- Gently touch your scar. Use the same pressure as you would use when touching your eyelid.
- Are there any areas that feel more or less sensitive than others?
- Are there any areas that feel hard or soft?
How well does your scar move?
It is good to test how flexible the scar is and get to know how it moves.
1-) Place one finger at each end of your scar. Keep one hand still and let the other hand gently explore, how it feels to move your scar in the directions of a compass. North, South, East, and West. Are any of the directions easier than others?
2-) Revisit the directions that do not move as easily and hold then, wait for a minute or two, they may give a little and you might feel a subtle movement.
3-) Repeat this, holding the other end of the scar still. Using your fingertips with the eyelid level of pressure, gentle stroke in towards the incision from above and below the scar itself. Notice the texture of the surface skin. Is it smooth or bumpy?
4-) Then place fingers pads on the scar and gently brighten your awareness to underneath the scar your finger pads will very gently and slowly begin to sink in a little until to feel a hard ropey area.
Be patient I invite you to explore the ‘landscape’ of the underneath ‘hardened’ area and keep your fingers soft, think about holding a baby bird. You can choose an area to stay and still let the finger pads connect deeply. Waiting and you might notice a softening happen.
DO NOT – EVEN IF YOU HAVE AN OLD SCAR
- Do not rub your scar vigorously – this will cause more ropey scar tissue to form.
- Do not use circular motions all around your scar that information is out of date.
- Do not try to break up scar tissue – it is not possible – it is a bodywork myth.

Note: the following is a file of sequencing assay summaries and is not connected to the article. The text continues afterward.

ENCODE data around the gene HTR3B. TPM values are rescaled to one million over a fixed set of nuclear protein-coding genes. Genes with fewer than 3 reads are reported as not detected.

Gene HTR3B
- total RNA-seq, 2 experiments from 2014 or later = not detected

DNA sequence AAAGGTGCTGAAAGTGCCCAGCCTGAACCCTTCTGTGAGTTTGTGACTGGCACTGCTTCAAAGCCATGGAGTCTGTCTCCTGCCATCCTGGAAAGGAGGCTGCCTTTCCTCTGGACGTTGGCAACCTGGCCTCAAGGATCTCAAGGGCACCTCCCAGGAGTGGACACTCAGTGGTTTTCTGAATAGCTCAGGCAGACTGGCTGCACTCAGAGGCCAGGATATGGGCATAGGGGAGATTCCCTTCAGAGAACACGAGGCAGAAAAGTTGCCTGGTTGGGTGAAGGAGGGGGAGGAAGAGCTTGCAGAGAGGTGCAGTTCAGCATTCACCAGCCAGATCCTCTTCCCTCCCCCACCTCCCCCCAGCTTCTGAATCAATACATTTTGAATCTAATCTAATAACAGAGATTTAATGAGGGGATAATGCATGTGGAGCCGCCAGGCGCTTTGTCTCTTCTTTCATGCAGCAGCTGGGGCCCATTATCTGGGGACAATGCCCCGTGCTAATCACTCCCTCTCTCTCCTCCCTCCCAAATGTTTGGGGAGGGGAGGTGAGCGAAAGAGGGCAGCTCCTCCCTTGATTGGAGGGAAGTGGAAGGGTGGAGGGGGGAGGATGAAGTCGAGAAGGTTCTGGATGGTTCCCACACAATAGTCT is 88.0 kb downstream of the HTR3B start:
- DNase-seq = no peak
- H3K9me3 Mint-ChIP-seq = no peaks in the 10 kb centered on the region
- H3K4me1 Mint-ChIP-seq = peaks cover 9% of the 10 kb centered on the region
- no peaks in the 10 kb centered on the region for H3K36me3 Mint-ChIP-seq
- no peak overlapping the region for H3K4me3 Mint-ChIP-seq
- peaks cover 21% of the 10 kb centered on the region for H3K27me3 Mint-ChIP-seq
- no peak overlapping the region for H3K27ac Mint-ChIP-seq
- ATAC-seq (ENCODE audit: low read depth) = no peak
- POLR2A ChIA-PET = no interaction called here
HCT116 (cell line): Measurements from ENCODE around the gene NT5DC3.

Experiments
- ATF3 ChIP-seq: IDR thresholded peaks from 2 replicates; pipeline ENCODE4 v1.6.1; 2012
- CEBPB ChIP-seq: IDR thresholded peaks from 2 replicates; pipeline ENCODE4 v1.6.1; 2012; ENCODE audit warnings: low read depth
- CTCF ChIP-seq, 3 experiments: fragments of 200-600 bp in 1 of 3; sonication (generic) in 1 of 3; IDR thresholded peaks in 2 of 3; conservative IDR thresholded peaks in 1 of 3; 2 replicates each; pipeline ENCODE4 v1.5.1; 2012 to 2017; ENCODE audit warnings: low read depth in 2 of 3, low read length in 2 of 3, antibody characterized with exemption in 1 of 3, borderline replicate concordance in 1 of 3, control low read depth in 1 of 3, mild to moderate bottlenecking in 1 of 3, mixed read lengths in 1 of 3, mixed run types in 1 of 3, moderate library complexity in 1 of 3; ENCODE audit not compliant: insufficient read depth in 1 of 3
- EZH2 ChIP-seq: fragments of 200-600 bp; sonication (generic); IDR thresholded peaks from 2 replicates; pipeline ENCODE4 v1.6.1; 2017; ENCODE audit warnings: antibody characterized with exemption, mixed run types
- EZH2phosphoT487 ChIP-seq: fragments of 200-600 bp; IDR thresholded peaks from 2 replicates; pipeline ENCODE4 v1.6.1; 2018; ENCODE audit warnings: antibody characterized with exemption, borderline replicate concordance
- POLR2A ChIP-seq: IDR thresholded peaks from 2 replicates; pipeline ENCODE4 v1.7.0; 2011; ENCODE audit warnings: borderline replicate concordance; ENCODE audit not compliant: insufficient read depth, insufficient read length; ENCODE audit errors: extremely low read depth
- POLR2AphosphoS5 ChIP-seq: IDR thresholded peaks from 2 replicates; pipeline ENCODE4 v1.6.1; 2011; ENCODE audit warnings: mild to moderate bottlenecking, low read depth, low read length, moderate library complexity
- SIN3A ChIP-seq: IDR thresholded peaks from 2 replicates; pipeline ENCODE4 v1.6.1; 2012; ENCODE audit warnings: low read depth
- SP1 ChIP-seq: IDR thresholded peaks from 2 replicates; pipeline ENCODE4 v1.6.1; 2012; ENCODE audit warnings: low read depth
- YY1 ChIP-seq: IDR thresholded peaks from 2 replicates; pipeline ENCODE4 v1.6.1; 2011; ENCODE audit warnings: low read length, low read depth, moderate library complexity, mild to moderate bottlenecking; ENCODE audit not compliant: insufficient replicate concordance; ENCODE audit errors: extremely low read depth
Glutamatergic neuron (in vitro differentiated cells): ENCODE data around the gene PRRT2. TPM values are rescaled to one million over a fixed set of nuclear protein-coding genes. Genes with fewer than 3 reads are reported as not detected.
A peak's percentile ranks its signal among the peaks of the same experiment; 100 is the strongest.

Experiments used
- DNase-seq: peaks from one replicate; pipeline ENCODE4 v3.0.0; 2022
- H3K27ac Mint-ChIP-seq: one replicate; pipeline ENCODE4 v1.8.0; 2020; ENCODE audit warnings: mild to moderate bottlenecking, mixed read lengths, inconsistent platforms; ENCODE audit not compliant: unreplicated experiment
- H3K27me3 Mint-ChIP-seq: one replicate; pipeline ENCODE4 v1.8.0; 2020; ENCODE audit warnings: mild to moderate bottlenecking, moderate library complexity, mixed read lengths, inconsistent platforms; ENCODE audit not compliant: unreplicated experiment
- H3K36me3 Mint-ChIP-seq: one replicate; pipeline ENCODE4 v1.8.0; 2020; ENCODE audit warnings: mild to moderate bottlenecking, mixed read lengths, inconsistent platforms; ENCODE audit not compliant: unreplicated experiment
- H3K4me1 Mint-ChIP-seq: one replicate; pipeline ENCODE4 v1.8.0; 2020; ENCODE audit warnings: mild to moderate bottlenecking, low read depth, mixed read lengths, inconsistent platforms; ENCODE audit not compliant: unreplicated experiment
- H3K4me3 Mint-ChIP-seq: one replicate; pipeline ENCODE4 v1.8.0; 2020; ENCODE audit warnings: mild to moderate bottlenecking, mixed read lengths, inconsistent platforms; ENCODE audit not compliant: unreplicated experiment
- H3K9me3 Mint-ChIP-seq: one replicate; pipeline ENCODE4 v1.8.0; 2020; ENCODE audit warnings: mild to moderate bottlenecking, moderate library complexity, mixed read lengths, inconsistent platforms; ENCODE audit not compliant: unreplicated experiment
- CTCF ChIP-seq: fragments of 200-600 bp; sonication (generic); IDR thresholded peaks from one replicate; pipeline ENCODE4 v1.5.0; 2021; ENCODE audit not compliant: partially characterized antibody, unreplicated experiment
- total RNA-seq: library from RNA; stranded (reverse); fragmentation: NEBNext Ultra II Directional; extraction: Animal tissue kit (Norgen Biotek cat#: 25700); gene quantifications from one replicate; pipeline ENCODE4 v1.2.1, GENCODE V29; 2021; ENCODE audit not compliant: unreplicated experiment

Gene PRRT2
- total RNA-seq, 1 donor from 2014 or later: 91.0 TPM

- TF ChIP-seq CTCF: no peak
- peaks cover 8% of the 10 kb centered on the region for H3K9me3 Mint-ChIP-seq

- Scar Tissue Therapy is a safe way to improve the appearance of your scar and the surrounding tissue – a common issue is the appearance of a ‘shelf’ below the scar. Fascial work greatly improves this and it is something you can learn to do for yourself.
Specific work for this area is done after the 6-8 week check-up as this is when the internal uterine scar has healed.
I have experience in working with many types of Abdominal Scars. Some scars have more than 30 years on from the time of incision and some of them are new scars of 8 weeks old. In all cases, there has been visual improvement and emotional and physical change for the better after the massage. Results are surprisingly quick.
I like to involve clients in their Scar tissue Therapy.
By teaching them how they can reconnect with their bodies and be in control of their treatment.
Scar tissue massage should NEVER be painful and the results are quick. Scar tissue massage can be used anywhere on the body and can give far-reaching benefits. So if you are having trouble with backache, period pain, urinary tract infections, incontinence, bowel issues, or experience pain during sex and you have an abdominal scar or pelvic scar of any age. It might be worth exploring what Scar therapy or a trained Scar Therapist can do for you.
If you are looking for a Scar Therapist, CKMassage Training runs the longest and most comprehensive online scar course available in Australia. If you look at our Therapists directory, you will find the top percent of Scar Therapists listed there.
If you are a therapist and you would like to improve your skills, there is more information here.